4. It is then contended that the petnr would be entitled under Article 133(1)(b) of the Constitution for leave. The learned counsel's argument is that our judgment involved directly or indirectly some claim or question respecting property of the like amount or value. In 'Subramania Iyer v. Sellammal', 39 Mad 843: AIR 1916 Mad 985 in construing the secondpara of Section 110, C. P. C., which is analogous to Article 133(1)(b) of the Constitution, the learned Judges held that the words 'involved, directly or indirectly' contained in para 2 of Section 110, C. P. C. could not be read as including cases which involved nothing but the actual subject matter in dispute in the appeal. It is argued on the assumption that the subject matter of the suit & the appeal was only the amount advanced on the mtge, the decision' of the H. C. involved a question, respecting property of a higher value as, if the amount was not paid, the pltf would not be entitled to recover possession & also if the mtgee filed a suit & obtained a decree, he might sell the property of a value of not less than Rs. 10,000. In support of this argument learned counsel relied, on a decision of the Allahabad H. C. in 'Nadir Hussain v. Municipal Board, Agra : AIR1937All169 . In that case, the following are the facts material to our purpose. A suit was filed against defts 2 to 4 for recovery of Rs. 7625 on a hypothecation bond & in case of default, the mtge property was liable to be sold. The Subordinate Judge gave a decree against defts 2 to 4 for a sum of Rs. 915 & in default the properties were liable to be sold. The H. G. held that the amount of Rs. 7625 was charged on the property. It is therefore clear that the value of the subject matter so far as defts 2 to 4 were concerned, was less than Rs. 10,000. But the learned Judges gave leave under para 2 to Section 110, C. P. C. They' observed as follows:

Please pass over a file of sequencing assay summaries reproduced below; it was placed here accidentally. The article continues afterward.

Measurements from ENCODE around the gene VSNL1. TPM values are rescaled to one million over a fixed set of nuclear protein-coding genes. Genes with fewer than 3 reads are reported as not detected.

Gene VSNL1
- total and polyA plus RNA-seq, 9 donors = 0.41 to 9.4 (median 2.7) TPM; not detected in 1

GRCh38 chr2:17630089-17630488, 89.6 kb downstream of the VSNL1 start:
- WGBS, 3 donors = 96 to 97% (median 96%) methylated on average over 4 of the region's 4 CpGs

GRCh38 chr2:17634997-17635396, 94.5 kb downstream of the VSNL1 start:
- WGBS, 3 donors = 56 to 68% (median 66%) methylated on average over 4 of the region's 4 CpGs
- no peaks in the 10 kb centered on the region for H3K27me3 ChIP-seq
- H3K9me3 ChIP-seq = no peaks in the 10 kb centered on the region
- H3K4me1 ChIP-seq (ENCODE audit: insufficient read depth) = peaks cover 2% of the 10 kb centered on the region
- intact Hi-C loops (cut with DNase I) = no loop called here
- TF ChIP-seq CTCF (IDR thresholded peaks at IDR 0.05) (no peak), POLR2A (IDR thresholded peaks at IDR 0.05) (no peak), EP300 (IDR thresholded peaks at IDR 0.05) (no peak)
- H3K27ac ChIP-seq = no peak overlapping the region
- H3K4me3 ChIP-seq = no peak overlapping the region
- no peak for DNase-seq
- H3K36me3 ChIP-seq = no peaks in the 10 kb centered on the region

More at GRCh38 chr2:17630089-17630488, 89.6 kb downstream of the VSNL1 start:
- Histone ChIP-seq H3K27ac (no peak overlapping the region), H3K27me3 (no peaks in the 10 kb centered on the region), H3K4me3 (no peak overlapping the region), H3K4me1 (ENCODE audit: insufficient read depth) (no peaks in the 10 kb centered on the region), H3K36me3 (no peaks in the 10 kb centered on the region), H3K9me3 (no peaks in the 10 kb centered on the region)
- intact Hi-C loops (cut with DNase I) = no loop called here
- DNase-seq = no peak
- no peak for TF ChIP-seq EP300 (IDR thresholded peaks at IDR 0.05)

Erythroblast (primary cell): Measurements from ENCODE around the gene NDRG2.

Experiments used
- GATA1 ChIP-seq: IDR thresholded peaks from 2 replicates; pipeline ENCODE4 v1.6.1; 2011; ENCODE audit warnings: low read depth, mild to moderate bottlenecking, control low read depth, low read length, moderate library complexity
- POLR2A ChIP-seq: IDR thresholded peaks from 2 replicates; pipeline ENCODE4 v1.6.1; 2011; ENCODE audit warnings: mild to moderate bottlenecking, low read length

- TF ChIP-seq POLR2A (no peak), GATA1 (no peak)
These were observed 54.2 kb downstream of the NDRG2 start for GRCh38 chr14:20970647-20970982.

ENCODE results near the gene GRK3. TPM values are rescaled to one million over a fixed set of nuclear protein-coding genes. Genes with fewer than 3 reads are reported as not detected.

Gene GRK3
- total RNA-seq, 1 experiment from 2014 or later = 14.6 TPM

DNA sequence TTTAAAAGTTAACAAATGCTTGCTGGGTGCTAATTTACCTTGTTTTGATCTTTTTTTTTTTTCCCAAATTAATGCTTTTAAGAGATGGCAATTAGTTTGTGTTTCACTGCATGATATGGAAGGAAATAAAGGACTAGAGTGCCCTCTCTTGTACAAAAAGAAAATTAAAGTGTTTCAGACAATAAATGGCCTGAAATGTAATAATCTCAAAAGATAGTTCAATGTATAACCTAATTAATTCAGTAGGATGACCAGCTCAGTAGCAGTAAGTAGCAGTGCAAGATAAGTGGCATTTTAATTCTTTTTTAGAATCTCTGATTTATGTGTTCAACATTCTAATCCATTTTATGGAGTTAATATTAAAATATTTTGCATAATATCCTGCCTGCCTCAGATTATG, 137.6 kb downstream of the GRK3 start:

'But it cannot be disputed that property worth more than Rs. 7625 can be put up for sale at auction in execution of the mtge decree & sold. After the realisation of Rs. 7625 the balance will have to be paid to the defts. It is also clear that at auction the mtged property may not fetch its full value & therefore property worth more than Rs. 10,000 may be sold at auction for realisation of Rs. 7625 only.'
On the aforesaid reasoning, they held that the appeal involved directly or indirectly a claim in respect of property of the value of more than Rs. 10,000. The same view is expressed by the Patna H. C. in 'Ishwari Prasad v. Kameshwar Singh', : AIR1941Pat288 There the pltf brought a suit for a declaration that a certain property could not be attached & sold in execution of the certificate in certificate case No. 1099 of 1934-35. The suit was valued at Rs. 7699 odd because that was the amount for which the certificate was issued, it was conceded that the value of the property which was liable to be sold was Rs. 52,000 odd. On those facts, the learned Judges held that para 2 of Section 110, C. P. C., applied & gave leave to appeal to the P. C. The reason for their decision is found in the following passage:
'It is plain that if the pltfs do not succeed in this litigation the property which they have purchased in execution of their mtge decree will be liable to be sold, & that property is worth much more than Rs. 10,000. That being so, it is difficult to hold that the decree which is sought to be appealed from does not involve Indirectly a question respecting property more than Rs. 10,000.'